"Hey, hey, ho, ho, sequestration has got to go," IRS workers chanted at a rally in downtown Manhattan this week, waving neon-colored signs protesting government spending cuts and impending furloughs.
Known as the sequester, the cuts will wipe $600 million from the IRS's budget this year, forcing the agency's nearly 100,000 employees to be furloughed without pay for up to seven days. The furlough days will begin May 24 and will be spread out among separate pay periods.
The National Treasury Employees Union, which organized Tuesday's rally, said the IRS brings in 93% of the revenue used to fund the federal government and $1 invested in the IRS brings a $7 return from collections, so shutting operations down for five days will only serve to reduce revenue and boost the deficit.
To send a message to Congress, NTEU has been holding protests across the country. Tuesday's rally was the biggest so far, with hundreds of workers in attendance.
Not only will these furloughs impact taxpayers, who will likely see long wait times for assistance and fewer audits, but IRS employees are worried about the financial hit they'll take without a full week of pay.
Cheryl Lassiter, who has worked as an IRS auditor in New York for 33 years, is single and cares for her elderly mother in North Carolina who is struggling through terminal cancer.
"I live paycheck-to-paycheck, so if something comes up I really hope I have [the money]," said 53-year-old Lassiter. "I was going down to see [my mother] for Memorial Day, but I did a budget analysis and decided not to go because I better save my money."
If money gets really tight, she said she would consider getting a second job in retail.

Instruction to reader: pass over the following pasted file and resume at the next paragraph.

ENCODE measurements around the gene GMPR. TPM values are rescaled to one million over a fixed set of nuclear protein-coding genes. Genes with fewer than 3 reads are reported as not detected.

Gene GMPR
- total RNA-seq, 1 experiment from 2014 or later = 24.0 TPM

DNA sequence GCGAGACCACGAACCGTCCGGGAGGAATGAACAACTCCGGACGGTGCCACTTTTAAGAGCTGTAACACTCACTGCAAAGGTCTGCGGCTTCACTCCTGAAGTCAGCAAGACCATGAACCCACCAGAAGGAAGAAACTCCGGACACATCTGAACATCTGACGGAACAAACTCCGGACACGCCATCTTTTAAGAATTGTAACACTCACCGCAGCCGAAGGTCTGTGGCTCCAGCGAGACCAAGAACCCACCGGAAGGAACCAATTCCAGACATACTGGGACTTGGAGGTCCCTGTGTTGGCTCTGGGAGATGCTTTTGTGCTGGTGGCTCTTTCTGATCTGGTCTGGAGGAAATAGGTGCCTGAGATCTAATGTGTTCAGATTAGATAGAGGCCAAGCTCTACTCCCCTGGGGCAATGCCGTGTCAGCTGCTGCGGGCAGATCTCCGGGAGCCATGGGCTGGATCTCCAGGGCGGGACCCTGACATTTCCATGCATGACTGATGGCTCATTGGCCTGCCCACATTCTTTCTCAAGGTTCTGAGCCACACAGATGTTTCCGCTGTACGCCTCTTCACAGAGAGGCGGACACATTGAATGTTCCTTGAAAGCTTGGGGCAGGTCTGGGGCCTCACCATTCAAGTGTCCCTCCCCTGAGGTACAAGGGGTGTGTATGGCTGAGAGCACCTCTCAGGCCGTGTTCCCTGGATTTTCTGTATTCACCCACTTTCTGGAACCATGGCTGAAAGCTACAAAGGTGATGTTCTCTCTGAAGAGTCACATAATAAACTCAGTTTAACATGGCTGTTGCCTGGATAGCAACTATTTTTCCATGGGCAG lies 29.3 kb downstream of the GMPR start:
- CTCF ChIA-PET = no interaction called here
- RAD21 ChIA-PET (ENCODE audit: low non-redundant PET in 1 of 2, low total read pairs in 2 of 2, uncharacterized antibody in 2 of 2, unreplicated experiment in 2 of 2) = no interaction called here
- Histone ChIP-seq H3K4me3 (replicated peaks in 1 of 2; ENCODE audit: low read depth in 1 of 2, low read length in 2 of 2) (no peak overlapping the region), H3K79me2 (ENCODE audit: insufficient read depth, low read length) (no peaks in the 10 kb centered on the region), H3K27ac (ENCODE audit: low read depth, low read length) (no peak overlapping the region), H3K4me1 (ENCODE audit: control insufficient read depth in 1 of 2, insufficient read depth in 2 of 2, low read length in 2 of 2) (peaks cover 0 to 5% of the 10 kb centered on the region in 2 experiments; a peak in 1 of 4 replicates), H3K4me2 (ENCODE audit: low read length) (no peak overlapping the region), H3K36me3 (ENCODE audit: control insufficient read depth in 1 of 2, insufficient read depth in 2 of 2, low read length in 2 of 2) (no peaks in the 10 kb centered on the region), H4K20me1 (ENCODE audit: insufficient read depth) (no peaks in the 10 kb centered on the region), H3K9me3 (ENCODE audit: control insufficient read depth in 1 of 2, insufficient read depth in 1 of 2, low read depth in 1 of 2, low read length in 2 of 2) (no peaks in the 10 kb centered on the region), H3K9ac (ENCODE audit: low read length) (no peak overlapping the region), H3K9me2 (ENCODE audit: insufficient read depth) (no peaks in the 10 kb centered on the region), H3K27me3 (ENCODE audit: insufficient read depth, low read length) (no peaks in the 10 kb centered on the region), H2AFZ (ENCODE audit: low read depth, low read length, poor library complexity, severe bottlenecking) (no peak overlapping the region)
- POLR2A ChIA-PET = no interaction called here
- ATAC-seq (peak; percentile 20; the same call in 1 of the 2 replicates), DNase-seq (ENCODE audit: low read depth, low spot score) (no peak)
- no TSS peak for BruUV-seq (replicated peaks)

Overall, IRS employees will lose about $160 to $400 per day, depending on their position, estimates John Kelshaw, a tax appeals officer at the IRS and president of the New Jersey NTEU chapter.
Another auditor, Edward Filistowicz, said he switched to a cheaper cell phone plan, is cutting back on spending and putting more into savings in order to prepare for the five days without pay. He also plans to spend those days calling Congress and telling them to get their act together.
Peter Dinicola, who has worked at the IRS for 10 years as a contract specialist, is also bracing for the cut.
"My mortgage payment is half a month's salary, so I'll have to dig into savings," said Dinicola.
The furloughs just compound the financial issues for federal employees who are facing pay freezes for the third year in a row, and many also worry that a shrinking budget will also lead the IRS to eliminate its performance bonuses.
Catherine Ficco, an auditor who has worked at the IRS for 23 years, said she plans to send her 13-year-old twins to a less expensive summer camp this year because she won't have the means to afford the more expensive camp they have attended for the past seven years.
Sharyn Phillips, an estate and gift tax auditor who is supporting her ill husband who retired five years ago, isn't even sure how hard the furloughs will hit her yet.
"I've never experienced a time when I wasn't working, so I've never had to budget in a no-pay day," said Phillips. "I've already had a pay freeze for three years and now with five days of furloughs, it just makes things more difficult. And expenses only go up -- my bills don't shut down."